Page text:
Your spinal column is made of up 26 bones (vertebrae) that are cushioned by disks. The disks protect the bones by absorbing the shocks from daily activities like walking, lifting, and twisting.
Each disk has two parts—a soft, gelatinous inner portion and a tough outer ring. Injury or weakness can cause the inner portion of the disk to protrude through the outer ring. This is known as a slipped or herniated disk. This causes pain and discomfort. If the slipped disk compresses one of your spinal nerves, you may also experience numbness and pain along the affected nerve. In severe instances, you may require surgery to remove or repair the slipped disk.
What Are the Symptoms of a Slipped Disk?
You can have a slipped disk in any part of your spine, from your neck to your lower back. The lower back is the most common area for slipped disks, according to the American Academy of Family Physicians. Your spinal column is an intricate network of nerves and blood vessels. A slipped disk can place extra pressure on the nerves and muscles around it.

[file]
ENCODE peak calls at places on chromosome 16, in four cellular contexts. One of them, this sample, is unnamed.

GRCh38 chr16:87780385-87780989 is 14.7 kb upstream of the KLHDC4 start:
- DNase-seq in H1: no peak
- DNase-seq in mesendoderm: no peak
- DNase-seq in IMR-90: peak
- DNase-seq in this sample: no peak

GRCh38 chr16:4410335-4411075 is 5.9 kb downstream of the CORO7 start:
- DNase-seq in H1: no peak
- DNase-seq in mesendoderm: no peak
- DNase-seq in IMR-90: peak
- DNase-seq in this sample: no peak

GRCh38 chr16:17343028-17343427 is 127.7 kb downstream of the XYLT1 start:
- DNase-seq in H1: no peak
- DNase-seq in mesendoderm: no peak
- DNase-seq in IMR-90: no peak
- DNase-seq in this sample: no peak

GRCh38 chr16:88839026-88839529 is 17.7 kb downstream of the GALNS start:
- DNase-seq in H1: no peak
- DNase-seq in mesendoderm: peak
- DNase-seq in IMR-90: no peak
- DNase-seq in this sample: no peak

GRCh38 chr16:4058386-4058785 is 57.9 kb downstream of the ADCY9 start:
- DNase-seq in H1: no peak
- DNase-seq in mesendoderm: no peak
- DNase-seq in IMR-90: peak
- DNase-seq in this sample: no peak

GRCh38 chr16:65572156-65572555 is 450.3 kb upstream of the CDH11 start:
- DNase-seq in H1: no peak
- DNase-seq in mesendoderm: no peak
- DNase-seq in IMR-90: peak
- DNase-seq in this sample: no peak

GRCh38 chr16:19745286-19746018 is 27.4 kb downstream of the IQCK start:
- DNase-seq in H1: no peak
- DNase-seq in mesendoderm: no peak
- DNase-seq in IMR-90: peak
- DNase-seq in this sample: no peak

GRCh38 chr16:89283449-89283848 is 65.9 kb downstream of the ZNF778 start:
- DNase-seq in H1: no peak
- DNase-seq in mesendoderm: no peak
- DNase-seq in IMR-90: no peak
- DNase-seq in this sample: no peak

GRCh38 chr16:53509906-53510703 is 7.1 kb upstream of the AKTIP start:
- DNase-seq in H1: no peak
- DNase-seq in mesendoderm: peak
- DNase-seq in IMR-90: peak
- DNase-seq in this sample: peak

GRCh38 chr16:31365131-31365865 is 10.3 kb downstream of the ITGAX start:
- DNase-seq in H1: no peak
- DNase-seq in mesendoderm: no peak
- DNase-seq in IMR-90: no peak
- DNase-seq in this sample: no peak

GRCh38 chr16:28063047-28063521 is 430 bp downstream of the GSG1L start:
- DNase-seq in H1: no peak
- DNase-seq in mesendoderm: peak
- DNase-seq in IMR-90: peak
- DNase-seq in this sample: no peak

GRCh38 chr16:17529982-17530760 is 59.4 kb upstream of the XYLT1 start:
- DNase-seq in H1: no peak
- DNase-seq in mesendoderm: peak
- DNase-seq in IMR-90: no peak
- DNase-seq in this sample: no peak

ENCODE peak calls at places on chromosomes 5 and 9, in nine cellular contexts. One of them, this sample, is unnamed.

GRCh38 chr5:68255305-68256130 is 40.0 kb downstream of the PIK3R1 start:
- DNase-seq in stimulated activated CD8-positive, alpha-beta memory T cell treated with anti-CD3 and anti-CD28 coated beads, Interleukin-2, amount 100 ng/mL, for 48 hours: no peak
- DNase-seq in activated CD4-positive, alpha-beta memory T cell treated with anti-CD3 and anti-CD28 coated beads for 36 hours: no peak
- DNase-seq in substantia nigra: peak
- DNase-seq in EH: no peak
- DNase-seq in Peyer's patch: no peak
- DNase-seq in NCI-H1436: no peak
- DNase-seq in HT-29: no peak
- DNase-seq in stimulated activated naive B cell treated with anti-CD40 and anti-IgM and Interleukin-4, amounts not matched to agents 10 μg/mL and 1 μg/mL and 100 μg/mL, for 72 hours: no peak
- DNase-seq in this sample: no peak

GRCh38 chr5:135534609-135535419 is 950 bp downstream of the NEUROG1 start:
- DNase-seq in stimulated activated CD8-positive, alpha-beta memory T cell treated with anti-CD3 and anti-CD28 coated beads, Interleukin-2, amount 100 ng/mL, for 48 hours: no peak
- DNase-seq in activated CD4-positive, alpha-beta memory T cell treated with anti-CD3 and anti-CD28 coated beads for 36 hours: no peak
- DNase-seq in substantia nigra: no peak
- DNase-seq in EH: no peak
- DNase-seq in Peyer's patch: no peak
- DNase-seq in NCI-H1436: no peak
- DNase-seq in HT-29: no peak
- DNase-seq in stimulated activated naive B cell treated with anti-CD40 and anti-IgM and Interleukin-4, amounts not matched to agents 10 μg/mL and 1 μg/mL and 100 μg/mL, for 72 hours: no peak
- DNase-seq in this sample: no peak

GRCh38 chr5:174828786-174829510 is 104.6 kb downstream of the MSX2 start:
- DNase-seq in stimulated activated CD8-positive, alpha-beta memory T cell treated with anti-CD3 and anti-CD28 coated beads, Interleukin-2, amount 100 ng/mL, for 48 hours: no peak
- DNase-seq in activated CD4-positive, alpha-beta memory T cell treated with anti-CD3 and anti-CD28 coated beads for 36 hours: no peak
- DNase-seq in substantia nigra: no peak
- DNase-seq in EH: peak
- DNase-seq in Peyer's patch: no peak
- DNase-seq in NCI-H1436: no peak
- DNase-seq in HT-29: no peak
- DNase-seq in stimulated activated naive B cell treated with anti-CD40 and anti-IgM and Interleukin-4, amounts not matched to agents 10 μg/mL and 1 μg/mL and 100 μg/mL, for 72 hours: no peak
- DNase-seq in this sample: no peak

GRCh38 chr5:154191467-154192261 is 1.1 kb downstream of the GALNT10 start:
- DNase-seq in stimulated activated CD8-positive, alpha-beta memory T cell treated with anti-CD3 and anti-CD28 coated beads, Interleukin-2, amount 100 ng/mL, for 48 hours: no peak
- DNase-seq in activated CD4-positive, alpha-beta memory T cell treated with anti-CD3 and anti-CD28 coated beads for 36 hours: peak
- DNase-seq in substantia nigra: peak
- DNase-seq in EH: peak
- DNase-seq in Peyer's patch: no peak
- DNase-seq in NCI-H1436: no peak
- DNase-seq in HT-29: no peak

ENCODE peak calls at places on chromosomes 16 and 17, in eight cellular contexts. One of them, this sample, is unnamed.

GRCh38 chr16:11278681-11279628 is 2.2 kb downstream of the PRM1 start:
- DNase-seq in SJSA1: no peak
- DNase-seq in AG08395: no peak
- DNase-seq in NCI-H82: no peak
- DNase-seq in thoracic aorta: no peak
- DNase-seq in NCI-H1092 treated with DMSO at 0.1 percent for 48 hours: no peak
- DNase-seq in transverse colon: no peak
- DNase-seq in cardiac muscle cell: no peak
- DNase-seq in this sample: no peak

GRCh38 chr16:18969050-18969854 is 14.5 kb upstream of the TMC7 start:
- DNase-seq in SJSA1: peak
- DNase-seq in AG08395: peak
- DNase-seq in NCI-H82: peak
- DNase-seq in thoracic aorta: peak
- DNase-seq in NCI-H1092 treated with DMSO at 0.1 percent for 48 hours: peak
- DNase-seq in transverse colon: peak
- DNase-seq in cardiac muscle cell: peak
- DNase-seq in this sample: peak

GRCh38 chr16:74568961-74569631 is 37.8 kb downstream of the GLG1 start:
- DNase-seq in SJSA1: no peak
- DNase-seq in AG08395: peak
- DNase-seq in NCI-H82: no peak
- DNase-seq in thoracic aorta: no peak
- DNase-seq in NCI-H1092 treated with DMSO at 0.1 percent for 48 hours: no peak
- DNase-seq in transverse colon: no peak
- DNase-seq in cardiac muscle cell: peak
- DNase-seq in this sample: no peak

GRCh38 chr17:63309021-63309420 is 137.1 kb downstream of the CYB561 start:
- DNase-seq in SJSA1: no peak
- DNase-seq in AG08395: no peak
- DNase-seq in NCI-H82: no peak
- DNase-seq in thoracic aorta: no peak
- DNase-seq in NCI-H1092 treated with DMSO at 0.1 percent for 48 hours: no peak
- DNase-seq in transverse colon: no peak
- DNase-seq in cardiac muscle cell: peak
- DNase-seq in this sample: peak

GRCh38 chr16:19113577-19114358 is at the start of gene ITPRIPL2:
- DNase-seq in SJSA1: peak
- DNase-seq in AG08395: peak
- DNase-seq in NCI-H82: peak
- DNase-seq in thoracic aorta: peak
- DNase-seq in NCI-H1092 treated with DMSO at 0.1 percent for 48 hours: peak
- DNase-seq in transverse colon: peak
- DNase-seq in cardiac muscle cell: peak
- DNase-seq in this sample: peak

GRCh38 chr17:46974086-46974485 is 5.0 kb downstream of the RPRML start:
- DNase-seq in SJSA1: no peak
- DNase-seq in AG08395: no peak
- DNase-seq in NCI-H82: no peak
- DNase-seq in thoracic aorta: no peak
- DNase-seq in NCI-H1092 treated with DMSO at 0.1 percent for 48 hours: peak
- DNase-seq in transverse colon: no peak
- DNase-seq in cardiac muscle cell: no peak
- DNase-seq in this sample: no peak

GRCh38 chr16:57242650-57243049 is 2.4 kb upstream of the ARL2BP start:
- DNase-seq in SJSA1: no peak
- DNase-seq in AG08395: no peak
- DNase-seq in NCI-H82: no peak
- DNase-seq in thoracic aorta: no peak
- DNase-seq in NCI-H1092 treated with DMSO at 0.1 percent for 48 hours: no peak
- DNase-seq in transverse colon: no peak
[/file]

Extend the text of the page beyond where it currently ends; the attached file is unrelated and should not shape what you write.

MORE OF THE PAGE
Symptoms of a slipped disk include:
pain and numbness, most commonly on one side of the bodypain that extends to your arms and/or legspain that worsens at nightpain that worsens after standing or sittingpain when walking short distancesunexplained muscle weaknesstingling, aching, or burning sensations in the affected area.
The types of pain can vary from person to person. See your physician if your pain results in numbness or tingling that affects your ability to control your muscles.